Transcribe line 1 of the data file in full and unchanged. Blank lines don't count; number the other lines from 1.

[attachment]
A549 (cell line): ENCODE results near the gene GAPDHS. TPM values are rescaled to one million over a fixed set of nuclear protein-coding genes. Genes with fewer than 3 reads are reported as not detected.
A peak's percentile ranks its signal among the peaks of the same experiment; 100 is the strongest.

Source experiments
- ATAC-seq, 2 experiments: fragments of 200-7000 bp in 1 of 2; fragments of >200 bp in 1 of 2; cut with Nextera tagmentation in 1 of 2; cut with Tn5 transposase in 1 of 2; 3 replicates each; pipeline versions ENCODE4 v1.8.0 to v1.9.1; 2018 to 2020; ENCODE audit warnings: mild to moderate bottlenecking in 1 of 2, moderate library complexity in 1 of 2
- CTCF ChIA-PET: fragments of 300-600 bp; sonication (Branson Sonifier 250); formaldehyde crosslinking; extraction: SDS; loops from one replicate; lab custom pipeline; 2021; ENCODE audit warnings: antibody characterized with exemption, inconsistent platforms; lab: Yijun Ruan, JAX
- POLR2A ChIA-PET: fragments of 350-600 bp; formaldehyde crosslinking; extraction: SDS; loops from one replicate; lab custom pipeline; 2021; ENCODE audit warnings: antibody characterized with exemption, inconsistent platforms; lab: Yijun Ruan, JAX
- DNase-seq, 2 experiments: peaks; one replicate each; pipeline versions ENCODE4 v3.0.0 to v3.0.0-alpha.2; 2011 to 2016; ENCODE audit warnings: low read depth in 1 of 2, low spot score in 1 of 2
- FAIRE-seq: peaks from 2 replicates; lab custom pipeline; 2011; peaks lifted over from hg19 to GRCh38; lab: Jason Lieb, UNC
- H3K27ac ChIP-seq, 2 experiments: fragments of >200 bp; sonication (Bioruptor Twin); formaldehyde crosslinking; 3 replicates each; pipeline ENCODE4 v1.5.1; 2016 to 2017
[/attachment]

A549 (cell line): ENCODE results near the gene GAPDHS. TPM values are rescaled to one million over a fixed set of nuclear protein-coding genes. Genes with fewer than 3 reads are reported as not detected.